accuracy (one number to track significant digits to the left of the decimal
and one number to track significant digits to the right of the decimal).
Toolkit functions that do NOT require a Julian type date as an input and
return a Julian date will return the Julian date in the above mentioned
format. Toolkit functions that require a Julian date as an input and do
NOT return a Julian date will first convert (internally) the input date
to the above format if necessary. Toolkit functions that have a Julian
date as both an input and an output will assume the input is in the above
described format but will not check and the format of the output may not
be what is expected if any other format is used for the input.
- Meaning:
Toolkit "Julian dates" are all derived from UTC Julian Dates.
A Julian date in any other time stream (e.g. TAI, TDT, UT1, etc.) is the
UTC Julian date plus the known difference of the other stream from UTC
(differences range in magnitude from 0 seconds to about a minute).
- Examples:
In the following examples, all Julian Dates are expressed in Toolkit
standard form as two double precision numbers. For display here, the two
members of the array are enclosed in braces {} and separated by a comma.
A) UTC to TAI Julian dates conversion
The Toolkit UTC Julian date for 1994-02-01T12:00:00 is:
{ 2449384.50, 0.5 }.
TAI-UTC at 1994-02-01T12:00:00 is 28 seconds (.00032407407407 days).
The Toolkit TAI Julian date for 1994-02-01T12:00:00 is:
{ 2449384.50, 0.5 + .00032407407407 } =
{ 2449384.50, 0.50032407407407 }
Note that the Julian day numbers in UTC and the target time stream may
be different by +/- 1 for times near midnight:
B) UTC to UT1 Julian dates conversion
The Toolkit UTC Julian date for 1994-04-10T00:00:00 is:
{ 2449452.50, 0.0 }.
UT1-UTC at 1994-04-10T00:00:00 is -.04296 seconds
(-0.00000049722221 days). The Toolkit UT1 Julian date for
1994-04-10T00:00:00 is:
{ 2449452.50, 0.0 - 0.0000004972222 } =
{ 2449452.50, -0.0000004972222 } =
{ 2449451.50, 0.9999995027778 }
MODIFIED JULIAN DATES:
Modified Julian dates follow the same conventions as those for Julian
dates (above) EXCEPT that the modified Julian day number is integral (NOT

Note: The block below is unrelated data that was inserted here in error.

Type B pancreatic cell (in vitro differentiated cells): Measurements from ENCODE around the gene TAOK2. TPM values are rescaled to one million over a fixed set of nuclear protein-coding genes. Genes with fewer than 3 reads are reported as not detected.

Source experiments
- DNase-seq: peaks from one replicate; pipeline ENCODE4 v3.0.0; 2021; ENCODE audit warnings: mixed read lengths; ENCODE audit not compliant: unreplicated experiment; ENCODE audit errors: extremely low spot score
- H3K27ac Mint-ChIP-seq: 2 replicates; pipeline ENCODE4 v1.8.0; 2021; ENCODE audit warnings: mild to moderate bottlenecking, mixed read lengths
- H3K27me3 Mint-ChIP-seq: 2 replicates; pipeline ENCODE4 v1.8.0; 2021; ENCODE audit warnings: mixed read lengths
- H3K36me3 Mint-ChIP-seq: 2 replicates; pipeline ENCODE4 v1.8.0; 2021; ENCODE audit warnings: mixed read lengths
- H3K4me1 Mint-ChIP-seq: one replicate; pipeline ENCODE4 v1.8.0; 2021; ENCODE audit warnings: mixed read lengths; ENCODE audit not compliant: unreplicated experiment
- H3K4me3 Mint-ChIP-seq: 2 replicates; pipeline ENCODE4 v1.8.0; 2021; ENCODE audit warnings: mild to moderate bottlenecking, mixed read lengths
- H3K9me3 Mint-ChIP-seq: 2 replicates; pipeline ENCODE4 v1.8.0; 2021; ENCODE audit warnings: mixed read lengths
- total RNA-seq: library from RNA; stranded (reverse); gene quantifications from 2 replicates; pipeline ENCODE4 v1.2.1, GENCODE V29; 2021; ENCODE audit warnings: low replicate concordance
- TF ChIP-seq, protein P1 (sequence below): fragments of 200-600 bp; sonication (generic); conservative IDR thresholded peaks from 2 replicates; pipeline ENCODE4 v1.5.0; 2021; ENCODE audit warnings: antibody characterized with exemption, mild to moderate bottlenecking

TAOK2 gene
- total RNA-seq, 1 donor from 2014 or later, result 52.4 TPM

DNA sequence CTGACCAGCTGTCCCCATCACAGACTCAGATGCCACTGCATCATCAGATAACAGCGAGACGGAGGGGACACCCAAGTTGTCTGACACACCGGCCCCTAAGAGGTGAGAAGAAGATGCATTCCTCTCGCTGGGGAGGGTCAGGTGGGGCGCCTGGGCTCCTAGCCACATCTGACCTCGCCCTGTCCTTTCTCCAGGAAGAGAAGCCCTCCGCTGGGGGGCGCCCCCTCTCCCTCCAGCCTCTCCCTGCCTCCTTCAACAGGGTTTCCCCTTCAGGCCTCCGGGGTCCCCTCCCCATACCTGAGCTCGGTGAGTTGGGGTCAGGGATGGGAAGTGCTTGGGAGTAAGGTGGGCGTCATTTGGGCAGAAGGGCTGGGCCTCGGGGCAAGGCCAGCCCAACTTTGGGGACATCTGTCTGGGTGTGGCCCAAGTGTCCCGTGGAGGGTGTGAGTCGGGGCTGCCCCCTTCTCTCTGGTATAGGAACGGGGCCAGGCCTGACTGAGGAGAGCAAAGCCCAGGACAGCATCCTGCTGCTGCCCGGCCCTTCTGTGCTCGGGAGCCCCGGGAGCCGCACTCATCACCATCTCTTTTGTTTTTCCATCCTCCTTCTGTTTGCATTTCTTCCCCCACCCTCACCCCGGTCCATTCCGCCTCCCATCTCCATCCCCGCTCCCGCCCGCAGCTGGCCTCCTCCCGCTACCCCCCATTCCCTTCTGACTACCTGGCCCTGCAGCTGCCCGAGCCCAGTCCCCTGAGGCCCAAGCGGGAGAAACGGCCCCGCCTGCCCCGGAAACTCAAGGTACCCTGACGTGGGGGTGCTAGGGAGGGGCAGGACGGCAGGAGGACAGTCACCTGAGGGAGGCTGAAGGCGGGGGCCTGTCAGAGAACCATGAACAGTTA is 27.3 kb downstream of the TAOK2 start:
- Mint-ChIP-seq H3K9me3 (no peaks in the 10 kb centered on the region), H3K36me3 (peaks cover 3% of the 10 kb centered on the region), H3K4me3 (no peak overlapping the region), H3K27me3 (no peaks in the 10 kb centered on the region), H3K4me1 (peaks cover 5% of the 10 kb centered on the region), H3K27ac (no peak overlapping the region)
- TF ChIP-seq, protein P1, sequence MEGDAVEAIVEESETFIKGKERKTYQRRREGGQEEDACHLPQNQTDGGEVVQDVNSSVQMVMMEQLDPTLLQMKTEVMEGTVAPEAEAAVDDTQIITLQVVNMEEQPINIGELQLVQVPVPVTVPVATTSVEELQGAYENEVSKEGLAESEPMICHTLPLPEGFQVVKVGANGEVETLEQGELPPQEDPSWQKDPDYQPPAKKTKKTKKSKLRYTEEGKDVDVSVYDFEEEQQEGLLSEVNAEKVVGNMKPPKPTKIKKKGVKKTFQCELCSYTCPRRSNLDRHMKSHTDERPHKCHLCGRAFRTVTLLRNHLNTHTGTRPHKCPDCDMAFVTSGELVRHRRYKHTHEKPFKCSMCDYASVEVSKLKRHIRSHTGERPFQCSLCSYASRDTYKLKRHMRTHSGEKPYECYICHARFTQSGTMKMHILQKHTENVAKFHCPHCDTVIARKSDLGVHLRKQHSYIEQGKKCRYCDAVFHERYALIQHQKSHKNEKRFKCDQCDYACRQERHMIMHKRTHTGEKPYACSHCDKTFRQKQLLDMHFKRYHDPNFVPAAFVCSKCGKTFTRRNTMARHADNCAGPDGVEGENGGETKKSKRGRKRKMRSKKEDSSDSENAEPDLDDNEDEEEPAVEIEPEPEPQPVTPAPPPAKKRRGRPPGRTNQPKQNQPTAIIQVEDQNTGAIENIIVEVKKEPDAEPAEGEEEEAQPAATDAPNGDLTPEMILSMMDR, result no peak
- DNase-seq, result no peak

half-integral). The modified Julian date in any time stream has a day
number that is 2400000.5 days less than the Julian date day number and
an
identical day fraction (i.e. the modified Julian date is a day count
originating at 1858-11-17T00:00:00).
TRUNCATED JULIAN DATES:
Truncated Julian dates follow the same conventions as those for Julian
dates (above) EXCEPT that the truncated Julian day number is integral (NOT
half-integral). The truncated Julian date in any time stream has a day
number that is 2440000.5 days less than the Julian date day number and
an identical day fraction (i.e. the truncated Julian date is a day count
originating at 1968-05-24T00:00:00).
ASCII UTC:
Toolkit functions that accept an ASCII time as input require the time to
be UTC time in CCSDS ASCII Time Code A or CCSDS
ASCII Time Code B format. Toolkit functions that return an ASCII time return
the UTC time in CCSDS ASCII Time Code A format.
The general format is:
YYYY-MM-DDThh:mm:ss.ddddddZ (Time Code A)
YYYY-DDDThh:mm:ss.ddddddZ (Time Code B)
where:
-,T,: are field delimiters
Z is the (optional) time code terminator
other fields are numbers as implied:
Time Code A:
4 Year digits, 2 Month, 2 Day, 2 hour,
2 minute, 2 second, and up to 6 decimal
digits representing a fractional second
Time Code B:
4 Year digits, 3 Day of year, 2 hour,
2 minute, 2 second, and up to 6 decimal
digits representing a fractional second
TOOLKIT INTERNAL TIME (TAI):
Toolkit internal time is the real number of continuous SI seconds since the
epoch of UTC 12 AM 1-1-1993. Toolkit internal time is also referred to
in the toolkit as TAI (upon which it is based).
PB5 TIME FORMAT:
A 9 byte (72 bit) time format comprised of four binary counter values
(timePB5 represents an array of 9 (unsigned) one byte elements):
- A 16-bit value (the first two elements of array timePB5 each with 8
bits) containing the truncated Julian date (integral day number). The
range of decimal values is 0-65535, computed as 256*element1+element2.
The maximum decimal values of elements 1 and 2 are 255 and 255
respectively.
- A 24-bit value (elements 3, 4 and 5 of array timePB5, each with 8 bits)
containing the seconds of the latest day. The range of values is
0-86401 seconds, computed as 256*256*element3+256*element4+element5.
- A 16-bit value (elements 6 and 7 of array timePB5, each with 8 bits)
containing the number of milliseconds of the latest second. The range
of values is 0-999 milliseconds, computed as 256*element6+element7.
- A 16-bit value (elements 8 and 9 of array timePB5, each with 8 bits)
containing the number of microseconds of latest millisecond. The range
of values is 0-999 microseconds, computed as 256*element8+element9.
This allows the PB5 format to represent times from 1968-05-24T00:00:00
to
2147-10-28T23:59:59.999999.
EOS AM TIME FORMAT:
For EOS-AM, the input spacecraft (s/c) clock time scTime is a 63-bit
value
in CCSDS Day Segmented (CDS) format (Almost. See Note below.), which is
comprised of three binary counter values:
- A 15-bit value (the first two elements of array
scTime each with 8 bits excluding the first bit of element 1